متابعة تحرّكات الرئيس التركي رجب أردوغان تؤكد أنه لم يسلم بفشل المشروع الإقليمي لدور تركي في المنطقة، بمجرد سقوط مشروع العثمانية الجديدة، عبر سقوط مشروع السيطرة على سورية، بواسطة الأخوان المسلمين وما توفر لهم في بدايات «الربيع العربي» من قوة وزخم بزواج الغضب الشعبي مع الدعم الأميركي والغربي والخليجي، والذي جرى أن الرئيس التركي أعاد ترتيب مشروعه في ضوء النتائج، فتقبّل الحصول على كانتون تحت السيطرة التركية في سورية بديلاً عن سورية كلها، كهدف سياسي وعسكري للدور التركي في سورية، وطرح مشروع تقسيمها وتقاسمها، ثم تقبل السعي لدور في الحل السياسي والأمني في سورية بديلاً عن الكانتون. وبالتوازي لم تفت في عضد المشروع التركي بحثاً عن دور إقليمي خسائرُهُ في مصر وتونس وسقوط حكم الأخوان فيهما، بل قام أيضاً بالتنسيق مع الأخوان وقيادتهما بإعادة رسم خطة السيطرة على ليبيا أملاً بالعودة منها إلى تونس ومصر، وهو لا يمانع اليوم بمقاسمة ليبيا مع الآخرين والحصول على كانتون في طرابلس، ولن يمانع غداً بشراكة في الحل السياسي والأمني في ليبيا، بعدما يسقط حلم الكانتون.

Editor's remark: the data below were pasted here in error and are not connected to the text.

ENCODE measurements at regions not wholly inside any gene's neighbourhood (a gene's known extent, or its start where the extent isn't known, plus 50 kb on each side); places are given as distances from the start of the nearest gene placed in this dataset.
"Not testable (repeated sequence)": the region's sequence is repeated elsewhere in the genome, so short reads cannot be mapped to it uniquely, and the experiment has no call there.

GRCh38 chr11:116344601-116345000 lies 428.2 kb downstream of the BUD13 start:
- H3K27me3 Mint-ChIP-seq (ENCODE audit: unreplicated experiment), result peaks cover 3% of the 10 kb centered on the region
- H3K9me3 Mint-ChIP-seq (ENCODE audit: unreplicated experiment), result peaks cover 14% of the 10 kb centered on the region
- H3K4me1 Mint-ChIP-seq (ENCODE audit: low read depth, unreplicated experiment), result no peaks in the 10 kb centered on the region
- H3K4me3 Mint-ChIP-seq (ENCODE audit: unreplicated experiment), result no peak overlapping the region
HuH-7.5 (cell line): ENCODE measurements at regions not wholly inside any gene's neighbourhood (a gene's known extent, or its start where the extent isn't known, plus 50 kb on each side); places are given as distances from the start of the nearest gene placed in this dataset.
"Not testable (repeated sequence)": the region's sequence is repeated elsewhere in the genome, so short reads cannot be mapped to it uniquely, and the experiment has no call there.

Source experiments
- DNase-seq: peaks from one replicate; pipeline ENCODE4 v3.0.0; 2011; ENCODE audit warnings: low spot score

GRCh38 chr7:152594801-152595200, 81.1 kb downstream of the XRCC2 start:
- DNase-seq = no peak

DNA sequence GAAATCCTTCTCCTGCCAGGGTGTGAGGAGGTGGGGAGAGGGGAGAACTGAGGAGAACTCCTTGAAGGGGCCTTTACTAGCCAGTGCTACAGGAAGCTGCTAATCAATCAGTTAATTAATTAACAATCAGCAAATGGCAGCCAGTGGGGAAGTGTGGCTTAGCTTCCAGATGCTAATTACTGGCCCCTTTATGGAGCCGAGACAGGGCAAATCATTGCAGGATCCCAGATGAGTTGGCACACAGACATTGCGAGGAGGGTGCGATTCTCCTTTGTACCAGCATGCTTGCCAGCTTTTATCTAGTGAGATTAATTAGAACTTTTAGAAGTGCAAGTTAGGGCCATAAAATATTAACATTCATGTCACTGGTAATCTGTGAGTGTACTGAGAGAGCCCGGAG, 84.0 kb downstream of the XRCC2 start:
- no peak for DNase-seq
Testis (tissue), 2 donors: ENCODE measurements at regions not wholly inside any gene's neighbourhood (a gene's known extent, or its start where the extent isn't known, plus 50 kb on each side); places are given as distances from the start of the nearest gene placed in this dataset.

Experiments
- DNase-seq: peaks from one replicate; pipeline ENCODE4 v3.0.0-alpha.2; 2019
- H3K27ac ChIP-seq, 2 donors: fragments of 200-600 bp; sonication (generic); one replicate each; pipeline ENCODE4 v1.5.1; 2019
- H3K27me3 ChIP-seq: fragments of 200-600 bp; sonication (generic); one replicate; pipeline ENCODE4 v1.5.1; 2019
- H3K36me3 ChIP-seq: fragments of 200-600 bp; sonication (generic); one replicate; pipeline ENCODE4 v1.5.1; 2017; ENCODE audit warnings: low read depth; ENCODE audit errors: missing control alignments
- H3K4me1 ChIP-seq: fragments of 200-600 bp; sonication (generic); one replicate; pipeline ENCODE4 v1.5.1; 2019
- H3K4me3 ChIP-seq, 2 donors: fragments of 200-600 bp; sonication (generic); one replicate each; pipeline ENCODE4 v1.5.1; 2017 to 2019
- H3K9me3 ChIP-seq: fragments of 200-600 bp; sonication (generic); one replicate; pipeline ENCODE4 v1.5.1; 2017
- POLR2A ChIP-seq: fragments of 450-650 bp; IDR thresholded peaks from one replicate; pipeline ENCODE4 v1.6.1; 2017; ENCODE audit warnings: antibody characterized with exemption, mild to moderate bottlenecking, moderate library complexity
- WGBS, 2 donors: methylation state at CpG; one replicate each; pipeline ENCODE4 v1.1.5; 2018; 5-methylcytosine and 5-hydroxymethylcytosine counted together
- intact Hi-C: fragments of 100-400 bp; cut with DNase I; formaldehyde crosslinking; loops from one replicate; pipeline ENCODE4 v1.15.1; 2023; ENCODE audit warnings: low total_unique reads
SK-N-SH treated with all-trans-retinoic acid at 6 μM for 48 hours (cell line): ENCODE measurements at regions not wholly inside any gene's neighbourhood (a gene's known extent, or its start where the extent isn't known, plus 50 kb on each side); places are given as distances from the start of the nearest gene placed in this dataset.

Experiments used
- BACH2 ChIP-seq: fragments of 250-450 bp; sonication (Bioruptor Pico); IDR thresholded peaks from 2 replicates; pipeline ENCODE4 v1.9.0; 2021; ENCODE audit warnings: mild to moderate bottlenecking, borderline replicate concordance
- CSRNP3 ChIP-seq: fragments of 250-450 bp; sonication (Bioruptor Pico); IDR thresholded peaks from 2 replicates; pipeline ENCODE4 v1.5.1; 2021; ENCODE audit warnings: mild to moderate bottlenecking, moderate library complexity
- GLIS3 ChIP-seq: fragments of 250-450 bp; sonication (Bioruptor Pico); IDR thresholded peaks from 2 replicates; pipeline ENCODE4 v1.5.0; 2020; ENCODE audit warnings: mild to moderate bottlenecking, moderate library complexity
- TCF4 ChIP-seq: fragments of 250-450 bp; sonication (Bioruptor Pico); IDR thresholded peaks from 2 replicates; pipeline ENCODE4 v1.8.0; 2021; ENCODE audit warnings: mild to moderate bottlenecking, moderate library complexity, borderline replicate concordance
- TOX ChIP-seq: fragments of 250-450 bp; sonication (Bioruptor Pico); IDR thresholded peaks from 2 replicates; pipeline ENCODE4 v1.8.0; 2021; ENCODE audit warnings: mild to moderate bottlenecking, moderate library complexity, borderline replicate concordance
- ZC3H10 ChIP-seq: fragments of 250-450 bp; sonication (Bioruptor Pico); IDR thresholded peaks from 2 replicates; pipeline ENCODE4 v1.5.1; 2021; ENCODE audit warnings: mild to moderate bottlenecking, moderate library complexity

في لبنان وخصوصاً في الشمال، نشاط تركي قديم، على نمط تقديم مساعدات غذائية، وإحياء مناسبات دينية، وبناء مستشفيات ومراكز صحية، والاشتغال على الجالية التركمانية خصوصا في عكار، وإحياء اللغة التركية حيث أمكن، وتوزيع الأعلام التركية بالتوازي، وكان لافتاً أن تقوم جماعات ناشطة في الحراك الشعبي منذ تشرين الأول، بتظهير هويتها المرجعية لتركيا، وأن ينضوي نشطاء الأخوان المسلمين في منتديات ترفع لواء «الثورة»، وأن ينتقل عشرات النشطاء من طرابلس إلى بيروت من هذه الجماعات لقيادة أعمال الشغب. كما هو لافت اليوم أن يشكل هؤلاء الإطار المنظم الذي يستند إليه رجل الأعمال بهاء الحريري الهادف لحجز مقعد سياسي في البيئة المتفجّرة والمتشققة لزعامة شقيقه الرئيس السابق للحكومة سعد الحريري، وليس مهماً أن يكون بهاء الحريري رجل تركيا أو لا، بل الأهم أن تركيا تملك خبرة الإستعمال والتوظيف بصورة غير مباشرة فلا تمانع مؤقتاً من التقاطع بالواسطة مع بهاء، منعاً لإحراجه خليجياً، تأسيساً للمرحلة التالية.